JIS News

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  • Tourism Minister, Hon. Edmund Bartlett, says Jamaica’s cruise shipping industry is being repositioned to better enable it to generate significantly higher earnings.
  • The Minister indicated that while the cruise ship visitor-spend in the eastern and south eastern Caribbean averages US$300 per person, the outturn in Jamaica was only US$74. As such he said “we have a long way to go”, to catch up.
  • “What we need to do is broaden that inventory enrichment concept to include leather and textile, so that we can bring the big brand names into Jamaica. We also have to look at what kind of policy arrangements we must carve out to enable the expansion and growth of tourism in Jamaica,” Mr Bartlett added.

Tourism Minister, Hon. Edmund Bartlett, says Jamaica’s cruise shipping industry is being repositioned to better enable it to generate significantly higher earnings.

This, he says, is aimed at ensuring that the tourism industry is able to record the US$5 billion in annual earnings being targeted to materialize by 2021.

Mr. Bartlett made the announcement while speaking at the Ministry’s linkages network strategy session at the Jamaica Pegasus Hotel in New Kingston on Wednesday, August 10.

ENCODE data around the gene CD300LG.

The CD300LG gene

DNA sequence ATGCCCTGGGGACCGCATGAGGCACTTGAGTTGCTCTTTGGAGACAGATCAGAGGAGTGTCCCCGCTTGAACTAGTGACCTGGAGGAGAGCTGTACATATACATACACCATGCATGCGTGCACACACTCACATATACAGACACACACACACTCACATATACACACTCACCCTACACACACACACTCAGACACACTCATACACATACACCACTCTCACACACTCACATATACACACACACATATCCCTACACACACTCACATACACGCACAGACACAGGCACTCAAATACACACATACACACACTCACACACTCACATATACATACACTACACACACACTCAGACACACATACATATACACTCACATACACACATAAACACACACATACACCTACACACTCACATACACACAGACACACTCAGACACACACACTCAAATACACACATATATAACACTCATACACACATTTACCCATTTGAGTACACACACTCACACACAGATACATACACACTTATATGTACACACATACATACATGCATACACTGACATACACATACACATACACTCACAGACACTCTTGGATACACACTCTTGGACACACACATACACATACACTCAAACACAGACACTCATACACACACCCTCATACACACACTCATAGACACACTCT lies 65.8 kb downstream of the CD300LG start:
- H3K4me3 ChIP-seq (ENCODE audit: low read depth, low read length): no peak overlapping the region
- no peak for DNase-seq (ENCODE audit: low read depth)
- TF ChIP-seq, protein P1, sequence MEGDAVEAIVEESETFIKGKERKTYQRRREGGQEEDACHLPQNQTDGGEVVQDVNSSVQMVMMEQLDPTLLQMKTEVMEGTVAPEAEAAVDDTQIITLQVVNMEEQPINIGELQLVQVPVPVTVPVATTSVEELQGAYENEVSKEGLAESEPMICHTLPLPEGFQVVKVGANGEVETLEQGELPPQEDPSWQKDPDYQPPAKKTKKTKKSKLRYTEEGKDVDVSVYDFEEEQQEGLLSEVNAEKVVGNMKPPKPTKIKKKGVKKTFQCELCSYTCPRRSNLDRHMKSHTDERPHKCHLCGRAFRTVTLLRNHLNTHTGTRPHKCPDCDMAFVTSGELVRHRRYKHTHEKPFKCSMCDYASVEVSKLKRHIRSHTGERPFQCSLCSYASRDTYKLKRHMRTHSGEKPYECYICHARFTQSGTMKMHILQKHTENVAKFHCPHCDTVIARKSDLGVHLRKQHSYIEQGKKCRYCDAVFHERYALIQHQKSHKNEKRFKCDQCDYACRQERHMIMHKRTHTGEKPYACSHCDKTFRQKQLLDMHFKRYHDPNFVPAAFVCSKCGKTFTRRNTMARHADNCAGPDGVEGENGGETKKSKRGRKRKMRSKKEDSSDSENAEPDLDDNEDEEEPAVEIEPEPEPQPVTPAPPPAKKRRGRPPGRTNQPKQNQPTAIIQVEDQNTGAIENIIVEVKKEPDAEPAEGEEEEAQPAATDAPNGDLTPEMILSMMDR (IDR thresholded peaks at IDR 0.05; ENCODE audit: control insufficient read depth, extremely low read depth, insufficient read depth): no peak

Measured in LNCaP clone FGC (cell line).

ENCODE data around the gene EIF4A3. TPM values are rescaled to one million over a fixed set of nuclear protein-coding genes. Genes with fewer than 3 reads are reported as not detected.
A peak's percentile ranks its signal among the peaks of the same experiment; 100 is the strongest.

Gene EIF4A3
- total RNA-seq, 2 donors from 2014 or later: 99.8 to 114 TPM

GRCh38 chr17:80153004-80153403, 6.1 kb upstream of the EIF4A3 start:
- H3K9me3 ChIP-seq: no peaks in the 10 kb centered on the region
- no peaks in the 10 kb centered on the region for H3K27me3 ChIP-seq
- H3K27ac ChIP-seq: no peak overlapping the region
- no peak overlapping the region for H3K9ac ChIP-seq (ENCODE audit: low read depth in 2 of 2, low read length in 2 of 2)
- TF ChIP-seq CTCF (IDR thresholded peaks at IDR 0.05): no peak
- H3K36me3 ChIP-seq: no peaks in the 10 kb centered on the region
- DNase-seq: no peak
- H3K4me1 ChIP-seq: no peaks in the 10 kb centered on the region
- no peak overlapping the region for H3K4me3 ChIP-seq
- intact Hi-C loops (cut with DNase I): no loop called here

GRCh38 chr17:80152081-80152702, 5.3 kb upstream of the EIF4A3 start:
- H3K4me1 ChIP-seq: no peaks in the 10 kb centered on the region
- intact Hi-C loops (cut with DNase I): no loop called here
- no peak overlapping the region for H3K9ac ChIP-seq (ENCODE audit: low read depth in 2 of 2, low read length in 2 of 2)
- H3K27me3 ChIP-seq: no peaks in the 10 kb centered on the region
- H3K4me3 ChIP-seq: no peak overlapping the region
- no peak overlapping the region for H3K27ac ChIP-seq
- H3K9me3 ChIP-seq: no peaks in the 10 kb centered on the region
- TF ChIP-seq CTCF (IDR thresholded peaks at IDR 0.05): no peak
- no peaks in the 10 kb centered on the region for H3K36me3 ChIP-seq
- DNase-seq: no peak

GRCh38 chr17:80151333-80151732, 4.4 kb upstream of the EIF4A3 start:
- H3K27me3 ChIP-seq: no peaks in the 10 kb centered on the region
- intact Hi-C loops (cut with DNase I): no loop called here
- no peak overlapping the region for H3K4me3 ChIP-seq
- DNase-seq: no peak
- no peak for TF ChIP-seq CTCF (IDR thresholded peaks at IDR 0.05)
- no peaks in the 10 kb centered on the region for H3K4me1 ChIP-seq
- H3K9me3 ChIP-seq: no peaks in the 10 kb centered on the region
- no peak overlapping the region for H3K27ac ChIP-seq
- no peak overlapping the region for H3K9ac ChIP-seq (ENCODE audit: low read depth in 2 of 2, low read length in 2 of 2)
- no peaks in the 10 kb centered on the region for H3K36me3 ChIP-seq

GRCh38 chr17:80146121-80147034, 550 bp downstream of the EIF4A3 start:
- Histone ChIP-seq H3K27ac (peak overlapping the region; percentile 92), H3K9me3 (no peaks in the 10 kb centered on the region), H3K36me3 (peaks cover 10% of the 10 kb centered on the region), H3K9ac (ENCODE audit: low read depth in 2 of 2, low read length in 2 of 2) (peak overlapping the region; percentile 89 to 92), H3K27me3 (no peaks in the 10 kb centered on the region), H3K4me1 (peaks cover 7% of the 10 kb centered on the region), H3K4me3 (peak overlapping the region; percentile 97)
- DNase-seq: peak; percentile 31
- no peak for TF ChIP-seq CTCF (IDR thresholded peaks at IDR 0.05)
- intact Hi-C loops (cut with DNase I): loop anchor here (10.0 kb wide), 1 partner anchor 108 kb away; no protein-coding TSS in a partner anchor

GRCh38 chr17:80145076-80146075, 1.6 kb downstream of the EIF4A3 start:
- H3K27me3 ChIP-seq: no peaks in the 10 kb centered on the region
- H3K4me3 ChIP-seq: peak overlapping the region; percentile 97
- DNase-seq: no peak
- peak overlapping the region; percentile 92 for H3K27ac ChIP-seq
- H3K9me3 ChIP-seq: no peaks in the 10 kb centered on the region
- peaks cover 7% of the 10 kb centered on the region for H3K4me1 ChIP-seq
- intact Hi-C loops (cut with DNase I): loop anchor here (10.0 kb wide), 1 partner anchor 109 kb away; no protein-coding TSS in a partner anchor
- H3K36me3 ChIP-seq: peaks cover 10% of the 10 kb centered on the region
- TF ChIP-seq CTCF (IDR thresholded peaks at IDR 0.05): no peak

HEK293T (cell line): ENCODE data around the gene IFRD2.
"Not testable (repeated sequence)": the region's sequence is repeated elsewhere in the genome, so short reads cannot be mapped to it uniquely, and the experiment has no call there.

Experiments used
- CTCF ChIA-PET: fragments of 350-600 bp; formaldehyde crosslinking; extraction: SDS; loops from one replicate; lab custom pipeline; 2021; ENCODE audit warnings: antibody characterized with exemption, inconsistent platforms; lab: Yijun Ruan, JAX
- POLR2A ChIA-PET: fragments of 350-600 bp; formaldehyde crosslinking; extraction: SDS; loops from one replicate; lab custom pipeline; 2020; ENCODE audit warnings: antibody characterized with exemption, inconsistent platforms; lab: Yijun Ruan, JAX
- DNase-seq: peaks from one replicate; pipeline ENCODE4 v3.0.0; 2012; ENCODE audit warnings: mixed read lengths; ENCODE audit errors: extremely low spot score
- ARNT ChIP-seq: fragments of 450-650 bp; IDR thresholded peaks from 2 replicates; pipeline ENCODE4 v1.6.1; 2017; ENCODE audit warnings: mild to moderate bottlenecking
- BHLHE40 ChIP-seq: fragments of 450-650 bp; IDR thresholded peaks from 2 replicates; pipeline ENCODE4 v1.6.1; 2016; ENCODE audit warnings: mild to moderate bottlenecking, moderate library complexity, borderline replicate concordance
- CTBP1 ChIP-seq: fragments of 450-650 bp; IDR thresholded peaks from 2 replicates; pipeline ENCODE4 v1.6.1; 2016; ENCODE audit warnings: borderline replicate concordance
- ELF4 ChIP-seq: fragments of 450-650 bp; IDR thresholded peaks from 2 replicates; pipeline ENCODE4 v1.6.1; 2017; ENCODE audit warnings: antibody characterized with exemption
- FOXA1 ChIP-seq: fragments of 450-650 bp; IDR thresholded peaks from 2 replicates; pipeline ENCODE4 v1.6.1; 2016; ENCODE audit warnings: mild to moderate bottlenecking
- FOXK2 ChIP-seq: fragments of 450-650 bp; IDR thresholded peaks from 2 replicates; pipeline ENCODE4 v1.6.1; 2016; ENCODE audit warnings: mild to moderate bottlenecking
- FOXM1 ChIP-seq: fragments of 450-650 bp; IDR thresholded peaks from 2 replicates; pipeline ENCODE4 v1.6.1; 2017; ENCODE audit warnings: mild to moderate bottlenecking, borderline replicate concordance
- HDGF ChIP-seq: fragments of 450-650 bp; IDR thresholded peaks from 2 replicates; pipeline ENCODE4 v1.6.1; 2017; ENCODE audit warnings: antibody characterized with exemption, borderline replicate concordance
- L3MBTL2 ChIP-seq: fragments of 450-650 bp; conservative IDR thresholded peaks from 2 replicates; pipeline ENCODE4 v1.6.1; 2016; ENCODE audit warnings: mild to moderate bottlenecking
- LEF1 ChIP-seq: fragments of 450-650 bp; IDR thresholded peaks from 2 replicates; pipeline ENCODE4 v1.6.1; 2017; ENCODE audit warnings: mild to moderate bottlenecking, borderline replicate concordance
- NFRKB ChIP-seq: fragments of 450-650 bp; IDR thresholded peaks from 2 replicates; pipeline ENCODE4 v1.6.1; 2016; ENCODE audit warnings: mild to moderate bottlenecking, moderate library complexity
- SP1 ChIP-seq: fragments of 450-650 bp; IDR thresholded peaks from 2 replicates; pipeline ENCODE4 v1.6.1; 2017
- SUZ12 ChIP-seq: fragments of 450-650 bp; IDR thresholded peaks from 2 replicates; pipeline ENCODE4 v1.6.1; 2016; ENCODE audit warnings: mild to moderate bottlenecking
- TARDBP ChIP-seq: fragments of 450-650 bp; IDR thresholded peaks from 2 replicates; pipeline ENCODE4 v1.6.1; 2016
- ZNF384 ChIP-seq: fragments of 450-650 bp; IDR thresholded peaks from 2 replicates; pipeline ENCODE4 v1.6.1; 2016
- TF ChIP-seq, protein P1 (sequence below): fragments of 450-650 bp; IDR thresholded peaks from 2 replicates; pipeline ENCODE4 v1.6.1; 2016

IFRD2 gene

The Minister said while cruise ship visitor arrivals grew by 14.3 per cent over the first six months of the year, compared to 2.5 per cent for stopovers, “we only earned US$87 million from the 949,000 passengers who came.”
This, Mr, Bartlett said, pales in comparison to the US$1.1 billion earned from the same number of stopover visitor arrivals.

“So, we have to increase the cruise earnings. That’s the challenge (for us) to make that US$5 billion,” he emphasized.

Mr. Bartlett contended that this can be achieved by creating a rich shopping experience for cruise ship visitors that encourages them to spend more.

He noted that while shopping was the second largest tourism attraction globally, “Jamaica lags far behind in terms of earnings” in the region.

The Minister indicated that while the cruise ship visitor-spend in the eastern and south eastern Caribbean averages US$300 per person, the outturn in Jamaica was only US$74. As such he said “we have a long way to go”, to catch up.
To this end, he said the Ministry’s shopping network would be pivotal in ensuring that Jamaica is firmly established as an ideal destination for this engagement.

In noting that the Ministry has “done some good work with shopping in the past”, Mr. Bartlett said they were able to develop an inventory enrichment strategy.

This, he explained, enabled tourism stakeholders to import high-end goods for sale to visitors. He said items not immediately sold would be kept in storage for a period and could subsequently be returned to the supplier if not disposed of within that timeline.

“What we need to do is broaden that inventory enrichment concept to include leather and textile, so that we can bring the big brand names into Jamaica. We also have to look at what kind of policy arrangements we must carve out to enable the expansion and growth of tourism in Jamaica,” Mr Bartlett added.